Factors associated with occurrence of salmonellosis among children living in Mukuru slum, an urban informal settlement in Kenya

Cecilia Mbae, Moses Mwangi, Naomi Gitau, Tabitha Irungu, Fidelis Muendo, Zilla Wakio, Ruth Wambui, Susan Kavai, Robert Onsare, Celestine Wairimu, Ronald Ngetich, Frida Njeru, Sandra Van Puyvelde, John Clemens, Gordon Dougan, Samuel Kariuki

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    Background In Kenya, typhoid fever and invasive non-typhoidal salmonellosis present a huge burden of disease, especially in poor-resource settings where clean water supply and sanitation conditions are inadequate. The epidemiology of both diseases is poorly understood in terms of severity and risk factors. The aim of the study was to determine the disease burden and spatial distribution of salmonellosis, as well as socioeconomic and environmental risk factors for these infections, in a large informal settlement near the city of Nairobi, from 2013 to 2017. Methods Initially, a house-to-house baseline census of 150,000 population in Mukuru informal settlement was carried out and relevant socioeconomic, demographic, and healthcare utilization information was collected using structured questionnaires.Salmonellabacteria were cultured from the blood and faeces of children <16 years of age who reported at three outpatient facilities with fever alone or fever and diarrhea. Tests of association between specificSalmonellaserotypes and risk factors were conducted using Pearson Chi-Square (chi(2)) test. Results A total of 16,236 children were recruited into the study. The prevalence of bloodstream infections by Non-TyphoidalSalmonella(NTS), consisting ofSalmonellaTyphimurium/ Enteriditis, was 1.3%;SalmonellaTyphi was 1.4%, and this was highest among children <16 years of age. Occurrence ofSalmonellaTyphimurium/ Enteriditis was not significantly associated with rearing any domestic animals. Rearing chicken was significantly associated with high prevalence ofS.Typhi (2.1%;p = 0.011). The proportion of children infected withSalmonellaTyphimurium/ Enteriditis was significantly higher in households that used water pots as water storage containers compared to using water directly from the tap (0.6%). Use of pit latrines and open defecation were significant risk factors forS.Typhi infection (1.6%;p = 0.048). The proportion ofSalmonellaTyphimurium/ Enteriditis among children eating street food 4 or more times per week was higher compared to 1 to 2 times/week on average (1.1%;p = 0.032). Conclusion Typhoidal and NTS are important causes of illness in children in Mukuru informal settlement, especially among children less than 16 years of age. Improving Water, Sanitation and Hygiene (WASH) including boiling water, breastfeeding, hand washing practices, and avoiding animal contact in domestic settings could contribute to reducing the risk of transmission ofSalmonelladisease from contaminated environments.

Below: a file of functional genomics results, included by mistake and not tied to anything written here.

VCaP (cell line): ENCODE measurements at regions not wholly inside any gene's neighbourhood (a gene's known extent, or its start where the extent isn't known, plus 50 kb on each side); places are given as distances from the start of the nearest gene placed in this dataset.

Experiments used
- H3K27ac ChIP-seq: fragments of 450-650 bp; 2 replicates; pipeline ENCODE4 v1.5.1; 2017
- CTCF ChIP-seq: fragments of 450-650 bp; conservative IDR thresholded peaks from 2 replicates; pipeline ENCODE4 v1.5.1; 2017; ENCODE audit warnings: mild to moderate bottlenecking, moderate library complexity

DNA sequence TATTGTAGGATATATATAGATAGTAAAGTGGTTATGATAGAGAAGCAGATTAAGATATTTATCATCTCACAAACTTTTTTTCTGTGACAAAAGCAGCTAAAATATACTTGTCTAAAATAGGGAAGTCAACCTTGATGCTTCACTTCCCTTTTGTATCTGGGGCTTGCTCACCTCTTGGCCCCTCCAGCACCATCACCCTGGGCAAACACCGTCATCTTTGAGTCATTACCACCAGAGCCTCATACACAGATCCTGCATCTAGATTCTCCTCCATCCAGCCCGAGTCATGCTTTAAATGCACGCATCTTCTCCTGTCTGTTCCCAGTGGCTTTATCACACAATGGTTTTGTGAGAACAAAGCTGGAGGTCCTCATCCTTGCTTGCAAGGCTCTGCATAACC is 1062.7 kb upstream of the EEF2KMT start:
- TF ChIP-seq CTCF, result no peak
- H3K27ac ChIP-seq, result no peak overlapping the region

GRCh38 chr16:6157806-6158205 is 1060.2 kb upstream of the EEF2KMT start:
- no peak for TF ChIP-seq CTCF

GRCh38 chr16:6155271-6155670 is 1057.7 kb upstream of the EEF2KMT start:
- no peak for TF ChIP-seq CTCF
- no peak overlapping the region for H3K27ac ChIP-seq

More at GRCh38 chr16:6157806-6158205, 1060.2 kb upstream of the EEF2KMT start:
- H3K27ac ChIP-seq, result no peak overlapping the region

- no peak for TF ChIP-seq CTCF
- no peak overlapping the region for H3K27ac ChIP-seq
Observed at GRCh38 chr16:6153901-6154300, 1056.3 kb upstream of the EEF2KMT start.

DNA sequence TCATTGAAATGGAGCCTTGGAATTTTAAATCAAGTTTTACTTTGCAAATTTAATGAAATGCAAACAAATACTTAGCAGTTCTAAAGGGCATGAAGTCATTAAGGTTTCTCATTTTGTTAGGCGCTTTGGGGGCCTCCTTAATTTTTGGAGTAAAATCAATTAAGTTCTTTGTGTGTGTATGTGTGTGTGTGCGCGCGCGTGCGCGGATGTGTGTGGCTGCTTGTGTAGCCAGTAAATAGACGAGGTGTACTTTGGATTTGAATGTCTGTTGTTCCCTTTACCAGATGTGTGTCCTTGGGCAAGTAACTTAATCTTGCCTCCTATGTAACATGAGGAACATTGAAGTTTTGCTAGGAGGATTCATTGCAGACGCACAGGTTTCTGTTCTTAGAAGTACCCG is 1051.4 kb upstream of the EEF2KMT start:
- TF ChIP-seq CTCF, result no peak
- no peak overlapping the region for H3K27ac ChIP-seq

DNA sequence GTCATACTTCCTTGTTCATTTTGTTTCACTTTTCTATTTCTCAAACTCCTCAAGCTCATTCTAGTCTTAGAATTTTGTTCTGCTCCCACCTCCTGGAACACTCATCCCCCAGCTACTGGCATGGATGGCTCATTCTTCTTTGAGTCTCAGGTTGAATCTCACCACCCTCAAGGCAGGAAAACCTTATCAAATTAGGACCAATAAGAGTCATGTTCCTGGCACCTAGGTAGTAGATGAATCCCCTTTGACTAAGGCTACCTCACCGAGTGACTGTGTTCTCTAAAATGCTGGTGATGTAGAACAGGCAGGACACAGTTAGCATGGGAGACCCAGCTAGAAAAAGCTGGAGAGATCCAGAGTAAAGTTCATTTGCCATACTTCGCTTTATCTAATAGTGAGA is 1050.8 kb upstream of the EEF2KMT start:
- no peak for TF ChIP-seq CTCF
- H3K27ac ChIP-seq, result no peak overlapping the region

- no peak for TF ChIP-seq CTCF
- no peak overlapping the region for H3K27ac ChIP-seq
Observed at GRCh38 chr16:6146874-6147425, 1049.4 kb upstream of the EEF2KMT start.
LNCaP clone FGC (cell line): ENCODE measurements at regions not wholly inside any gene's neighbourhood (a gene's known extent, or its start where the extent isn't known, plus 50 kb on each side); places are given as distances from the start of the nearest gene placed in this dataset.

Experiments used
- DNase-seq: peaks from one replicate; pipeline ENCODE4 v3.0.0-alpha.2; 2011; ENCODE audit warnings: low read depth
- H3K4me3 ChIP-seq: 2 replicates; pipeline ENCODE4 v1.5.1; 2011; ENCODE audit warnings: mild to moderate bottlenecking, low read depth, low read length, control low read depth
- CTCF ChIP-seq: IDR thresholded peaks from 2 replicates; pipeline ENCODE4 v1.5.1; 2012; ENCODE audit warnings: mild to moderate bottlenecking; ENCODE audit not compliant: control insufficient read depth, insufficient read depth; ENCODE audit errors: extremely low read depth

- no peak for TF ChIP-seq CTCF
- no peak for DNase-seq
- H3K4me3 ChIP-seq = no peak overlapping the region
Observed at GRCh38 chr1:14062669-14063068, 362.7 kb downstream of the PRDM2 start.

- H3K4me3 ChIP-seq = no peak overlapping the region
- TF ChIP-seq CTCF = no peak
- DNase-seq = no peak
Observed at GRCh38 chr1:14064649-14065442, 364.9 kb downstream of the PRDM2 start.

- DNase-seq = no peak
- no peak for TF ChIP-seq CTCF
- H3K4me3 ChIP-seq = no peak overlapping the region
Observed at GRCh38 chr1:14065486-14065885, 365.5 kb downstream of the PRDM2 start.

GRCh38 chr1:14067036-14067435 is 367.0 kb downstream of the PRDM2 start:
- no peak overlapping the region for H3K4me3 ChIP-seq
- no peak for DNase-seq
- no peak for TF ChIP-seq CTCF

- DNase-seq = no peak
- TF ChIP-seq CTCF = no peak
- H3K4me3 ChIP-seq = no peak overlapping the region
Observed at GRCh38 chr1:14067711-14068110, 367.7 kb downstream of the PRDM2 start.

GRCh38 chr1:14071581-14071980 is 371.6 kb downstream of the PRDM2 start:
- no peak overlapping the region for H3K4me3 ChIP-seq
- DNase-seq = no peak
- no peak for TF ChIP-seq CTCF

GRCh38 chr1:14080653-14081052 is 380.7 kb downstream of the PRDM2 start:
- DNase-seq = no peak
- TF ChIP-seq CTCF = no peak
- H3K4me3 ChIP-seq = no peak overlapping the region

Original languageEnglish
    Article number422
    JournalBMC Infectious Diseases
    Issue number1
    Number of pages12
    Publication statusPublished - 2020


    • Invasive salmonellosis
    • children
    • Socioecomic
    • Environmental
    • Risk factors
    • Informal settlement
    • Nairobi
    • Kenya
    • FEVER
    • BURDEN


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